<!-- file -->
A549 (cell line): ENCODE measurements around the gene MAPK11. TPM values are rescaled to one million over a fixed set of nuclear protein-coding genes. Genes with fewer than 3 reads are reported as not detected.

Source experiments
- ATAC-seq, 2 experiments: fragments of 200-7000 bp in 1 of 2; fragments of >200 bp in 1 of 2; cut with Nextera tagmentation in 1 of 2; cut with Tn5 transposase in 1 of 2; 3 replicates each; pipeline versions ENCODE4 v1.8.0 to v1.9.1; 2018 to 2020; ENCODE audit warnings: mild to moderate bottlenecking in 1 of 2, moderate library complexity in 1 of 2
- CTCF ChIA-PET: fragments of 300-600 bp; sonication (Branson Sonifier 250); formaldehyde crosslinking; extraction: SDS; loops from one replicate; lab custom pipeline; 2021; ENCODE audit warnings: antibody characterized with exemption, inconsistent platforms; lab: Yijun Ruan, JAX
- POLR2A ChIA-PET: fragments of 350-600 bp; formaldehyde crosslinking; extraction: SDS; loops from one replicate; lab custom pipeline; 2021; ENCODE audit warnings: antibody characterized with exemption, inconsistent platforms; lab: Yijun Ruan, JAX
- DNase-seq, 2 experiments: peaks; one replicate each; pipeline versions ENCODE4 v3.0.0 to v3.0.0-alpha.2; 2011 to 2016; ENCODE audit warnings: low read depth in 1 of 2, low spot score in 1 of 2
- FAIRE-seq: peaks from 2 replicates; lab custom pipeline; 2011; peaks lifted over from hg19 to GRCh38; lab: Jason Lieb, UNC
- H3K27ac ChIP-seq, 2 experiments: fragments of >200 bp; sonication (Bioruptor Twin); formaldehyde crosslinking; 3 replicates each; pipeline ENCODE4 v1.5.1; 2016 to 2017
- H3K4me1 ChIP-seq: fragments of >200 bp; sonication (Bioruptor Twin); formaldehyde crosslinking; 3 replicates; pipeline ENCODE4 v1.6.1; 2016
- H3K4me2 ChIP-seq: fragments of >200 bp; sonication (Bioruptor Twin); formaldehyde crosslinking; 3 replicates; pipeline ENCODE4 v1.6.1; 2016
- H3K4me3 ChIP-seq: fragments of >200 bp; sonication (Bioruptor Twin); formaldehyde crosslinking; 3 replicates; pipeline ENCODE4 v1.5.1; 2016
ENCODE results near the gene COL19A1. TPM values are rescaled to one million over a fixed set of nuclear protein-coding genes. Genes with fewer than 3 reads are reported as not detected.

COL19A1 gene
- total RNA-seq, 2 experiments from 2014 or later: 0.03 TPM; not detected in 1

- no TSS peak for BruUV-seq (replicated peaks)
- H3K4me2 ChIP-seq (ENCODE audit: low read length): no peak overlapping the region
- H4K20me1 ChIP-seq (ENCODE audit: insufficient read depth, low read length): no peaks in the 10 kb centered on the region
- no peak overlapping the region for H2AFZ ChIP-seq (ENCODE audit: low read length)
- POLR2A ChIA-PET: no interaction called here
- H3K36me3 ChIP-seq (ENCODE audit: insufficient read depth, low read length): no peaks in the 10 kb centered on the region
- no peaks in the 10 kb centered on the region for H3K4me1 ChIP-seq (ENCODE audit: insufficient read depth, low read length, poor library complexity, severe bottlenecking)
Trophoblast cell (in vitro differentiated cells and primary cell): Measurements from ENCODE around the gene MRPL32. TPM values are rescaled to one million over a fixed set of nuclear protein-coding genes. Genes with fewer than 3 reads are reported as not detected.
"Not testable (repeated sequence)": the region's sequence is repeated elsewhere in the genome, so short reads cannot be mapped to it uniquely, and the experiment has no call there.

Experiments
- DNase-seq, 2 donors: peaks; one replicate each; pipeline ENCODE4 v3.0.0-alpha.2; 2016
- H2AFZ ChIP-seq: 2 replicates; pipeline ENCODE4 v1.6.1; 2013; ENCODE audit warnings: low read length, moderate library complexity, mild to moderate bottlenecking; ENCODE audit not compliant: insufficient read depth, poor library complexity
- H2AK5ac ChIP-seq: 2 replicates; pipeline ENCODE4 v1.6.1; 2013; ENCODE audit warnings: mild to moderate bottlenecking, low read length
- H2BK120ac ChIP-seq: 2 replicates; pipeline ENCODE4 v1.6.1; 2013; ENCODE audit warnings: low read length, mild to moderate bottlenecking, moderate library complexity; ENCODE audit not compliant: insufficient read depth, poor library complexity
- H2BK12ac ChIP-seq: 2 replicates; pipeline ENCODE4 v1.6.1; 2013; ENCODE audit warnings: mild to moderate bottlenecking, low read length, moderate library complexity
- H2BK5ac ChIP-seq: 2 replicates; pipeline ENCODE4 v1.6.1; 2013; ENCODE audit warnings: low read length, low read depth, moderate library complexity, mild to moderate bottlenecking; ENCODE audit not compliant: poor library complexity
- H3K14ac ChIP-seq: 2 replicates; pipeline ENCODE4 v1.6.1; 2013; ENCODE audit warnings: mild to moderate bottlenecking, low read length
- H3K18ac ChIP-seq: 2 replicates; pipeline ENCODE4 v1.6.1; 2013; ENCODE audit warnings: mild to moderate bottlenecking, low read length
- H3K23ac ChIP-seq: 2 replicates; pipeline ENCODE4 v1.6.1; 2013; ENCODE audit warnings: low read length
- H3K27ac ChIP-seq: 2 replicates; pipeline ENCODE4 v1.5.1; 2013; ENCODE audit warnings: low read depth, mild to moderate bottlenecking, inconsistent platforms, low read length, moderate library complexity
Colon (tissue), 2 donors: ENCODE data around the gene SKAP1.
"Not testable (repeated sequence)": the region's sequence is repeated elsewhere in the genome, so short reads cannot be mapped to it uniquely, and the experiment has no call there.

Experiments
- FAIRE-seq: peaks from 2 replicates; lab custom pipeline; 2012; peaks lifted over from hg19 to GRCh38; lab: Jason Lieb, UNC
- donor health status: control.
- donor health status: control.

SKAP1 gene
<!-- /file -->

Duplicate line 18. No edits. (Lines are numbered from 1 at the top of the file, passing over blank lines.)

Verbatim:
- no peak overlapping the region for H2AFZ ChIP-seq (ENCODE audit: low read length)